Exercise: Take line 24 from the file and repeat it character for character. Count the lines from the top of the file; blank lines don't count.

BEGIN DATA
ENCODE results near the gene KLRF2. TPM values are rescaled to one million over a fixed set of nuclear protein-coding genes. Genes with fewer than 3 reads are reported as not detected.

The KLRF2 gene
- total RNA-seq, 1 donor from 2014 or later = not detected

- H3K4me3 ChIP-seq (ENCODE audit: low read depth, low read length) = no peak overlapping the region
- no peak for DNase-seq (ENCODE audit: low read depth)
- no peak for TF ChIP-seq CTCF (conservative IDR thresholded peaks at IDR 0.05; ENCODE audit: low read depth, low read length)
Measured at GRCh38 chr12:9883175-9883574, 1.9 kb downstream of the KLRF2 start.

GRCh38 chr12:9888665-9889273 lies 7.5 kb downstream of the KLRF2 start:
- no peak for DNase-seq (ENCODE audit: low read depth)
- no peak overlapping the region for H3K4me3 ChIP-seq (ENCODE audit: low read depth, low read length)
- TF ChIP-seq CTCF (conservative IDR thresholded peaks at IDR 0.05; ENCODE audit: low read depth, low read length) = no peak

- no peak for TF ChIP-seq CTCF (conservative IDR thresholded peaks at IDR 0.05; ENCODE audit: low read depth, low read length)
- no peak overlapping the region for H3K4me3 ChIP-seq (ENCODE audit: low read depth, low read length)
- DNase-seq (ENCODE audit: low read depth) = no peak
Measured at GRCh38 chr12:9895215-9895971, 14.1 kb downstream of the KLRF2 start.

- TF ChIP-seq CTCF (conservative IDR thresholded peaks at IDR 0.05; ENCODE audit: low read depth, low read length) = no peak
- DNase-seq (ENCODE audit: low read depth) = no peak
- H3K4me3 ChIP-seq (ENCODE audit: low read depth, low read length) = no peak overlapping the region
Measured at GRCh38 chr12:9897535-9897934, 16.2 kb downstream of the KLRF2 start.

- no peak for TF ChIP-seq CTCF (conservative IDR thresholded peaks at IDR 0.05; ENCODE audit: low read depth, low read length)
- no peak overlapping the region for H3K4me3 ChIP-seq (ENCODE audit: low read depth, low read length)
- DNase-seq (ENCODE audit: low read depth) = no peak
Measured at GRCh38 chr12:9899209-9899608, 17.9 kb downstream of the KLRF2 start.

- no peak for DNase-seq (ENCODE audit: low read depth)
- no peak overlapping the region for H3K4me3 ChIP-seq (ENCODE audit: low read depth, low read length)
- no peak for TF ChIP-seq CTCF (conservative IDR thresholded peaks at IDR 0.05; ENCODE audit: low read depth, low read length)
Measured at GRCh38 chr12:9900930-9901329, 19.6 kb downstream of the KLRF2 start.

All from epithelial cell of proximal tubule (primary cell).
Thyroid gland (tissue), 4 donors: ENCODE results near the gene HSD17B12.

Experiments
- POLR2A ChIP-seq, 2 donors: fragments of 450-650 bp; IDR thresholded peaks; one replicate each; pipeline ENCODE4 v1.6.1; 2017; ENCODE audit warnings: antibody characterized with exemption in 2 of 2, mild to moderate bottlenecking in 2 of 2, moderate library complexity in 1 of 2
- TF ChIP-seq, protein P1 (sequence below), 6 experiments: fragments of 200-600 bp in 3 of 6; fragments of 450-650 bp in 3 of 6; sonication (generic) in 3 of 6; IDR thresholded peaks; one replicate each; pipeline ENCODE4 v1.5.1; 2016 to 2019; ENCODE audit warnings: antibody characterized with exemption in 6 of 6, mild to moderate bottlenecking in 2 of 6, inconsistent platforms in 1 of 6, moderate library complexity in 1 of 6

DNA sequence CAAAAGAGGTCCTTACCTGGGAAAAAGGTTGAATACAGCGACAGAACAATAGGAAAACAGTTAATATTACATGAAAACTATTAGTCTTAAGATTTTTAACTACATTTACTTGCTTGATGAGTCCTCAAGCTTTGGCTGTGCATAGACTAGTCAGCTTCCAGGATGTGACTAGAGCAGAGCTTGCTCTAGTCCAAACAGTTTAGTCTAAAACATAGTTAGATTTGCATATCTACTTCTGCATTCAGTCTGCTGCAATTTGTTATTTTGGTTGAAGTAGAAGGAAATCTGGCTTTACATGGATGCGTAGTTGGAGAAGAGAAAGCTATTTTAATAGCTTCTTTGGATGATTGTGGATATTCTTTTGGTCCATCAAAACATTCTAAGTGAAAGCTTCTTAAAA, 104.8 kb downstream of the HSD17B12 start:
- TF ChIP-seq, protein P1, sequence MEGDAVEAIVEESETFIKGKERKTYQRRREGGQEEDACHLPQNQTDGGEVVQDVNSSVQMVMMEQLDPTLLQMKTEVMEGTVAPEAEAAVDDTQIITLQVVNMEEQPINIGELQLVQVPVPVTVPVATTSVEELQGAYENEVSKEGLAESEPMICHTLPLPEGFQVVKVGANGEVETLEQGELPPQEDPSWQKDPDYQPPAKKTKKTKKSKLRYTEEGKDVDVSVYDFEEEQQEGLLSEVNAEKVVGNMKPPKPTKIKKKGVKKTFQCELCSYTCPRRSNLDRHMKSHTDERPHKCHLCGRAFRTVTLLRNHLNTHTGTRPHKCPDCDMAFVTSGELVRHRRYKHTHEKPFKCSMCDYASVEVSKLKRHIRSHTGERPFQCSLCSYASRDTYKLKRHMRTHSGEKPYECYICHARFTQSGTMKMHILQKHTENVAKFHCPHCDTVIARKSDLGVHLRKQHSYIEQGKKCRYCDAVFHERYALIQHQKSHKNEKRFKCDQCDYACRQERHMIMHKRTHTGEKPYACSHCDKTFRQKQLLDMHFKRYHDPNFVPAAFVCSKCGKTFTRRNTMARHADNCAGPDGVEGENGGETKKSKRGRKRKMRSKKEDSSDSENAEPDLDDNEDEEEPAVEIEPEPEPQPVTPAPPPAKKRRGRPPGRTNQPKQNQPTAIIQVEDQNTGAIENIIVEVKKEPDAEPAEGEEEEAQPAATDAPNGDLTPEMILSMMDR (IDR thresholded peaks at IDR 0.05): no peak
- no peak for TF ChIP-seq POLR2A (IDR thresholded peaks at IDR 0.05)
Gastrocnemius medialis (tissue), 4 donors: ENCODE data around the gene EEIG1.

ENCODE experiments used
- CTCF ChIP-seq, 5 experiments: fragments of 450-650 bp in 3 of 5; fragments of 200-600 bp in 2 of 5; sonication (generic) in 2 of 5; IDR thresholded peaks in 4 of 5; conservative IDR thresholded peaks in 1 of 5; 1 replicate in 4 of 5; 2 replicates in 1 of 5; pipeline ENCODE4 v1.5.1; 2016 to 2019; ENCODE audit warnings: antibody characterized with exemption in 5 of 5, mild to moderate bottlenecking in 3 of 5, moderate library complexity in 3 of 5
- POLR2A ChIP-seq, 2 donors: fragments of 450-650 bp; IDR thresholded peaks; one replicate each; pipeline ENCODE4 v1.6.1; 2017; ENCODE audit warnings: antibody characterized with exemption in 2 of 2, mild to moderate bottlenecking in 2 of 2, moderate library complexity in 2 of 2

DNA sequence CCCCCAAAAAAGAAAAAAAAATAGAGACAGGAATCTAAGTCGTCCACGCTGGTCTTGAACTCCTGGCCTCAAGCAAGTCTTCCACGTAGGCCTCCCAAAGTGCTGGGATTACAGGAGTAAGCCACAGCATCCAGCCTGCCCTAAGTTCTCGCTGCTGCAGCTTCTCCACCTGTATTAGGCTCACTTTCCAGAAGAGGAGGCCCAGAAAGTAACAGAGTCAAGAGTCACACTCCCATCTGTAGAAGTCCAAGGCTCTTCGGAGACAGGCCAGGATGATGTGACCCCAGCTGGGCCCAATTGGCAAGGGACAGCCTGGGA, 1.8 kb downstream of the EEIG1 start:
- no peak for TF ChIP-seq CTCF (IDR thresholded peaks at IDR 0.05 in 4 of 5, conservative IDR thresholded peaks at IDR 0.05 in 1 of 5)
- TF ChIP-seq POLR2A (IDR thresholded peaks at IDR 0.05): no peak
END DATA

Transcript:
- no peak for DNase-seq (ENCODE audit: low read depth)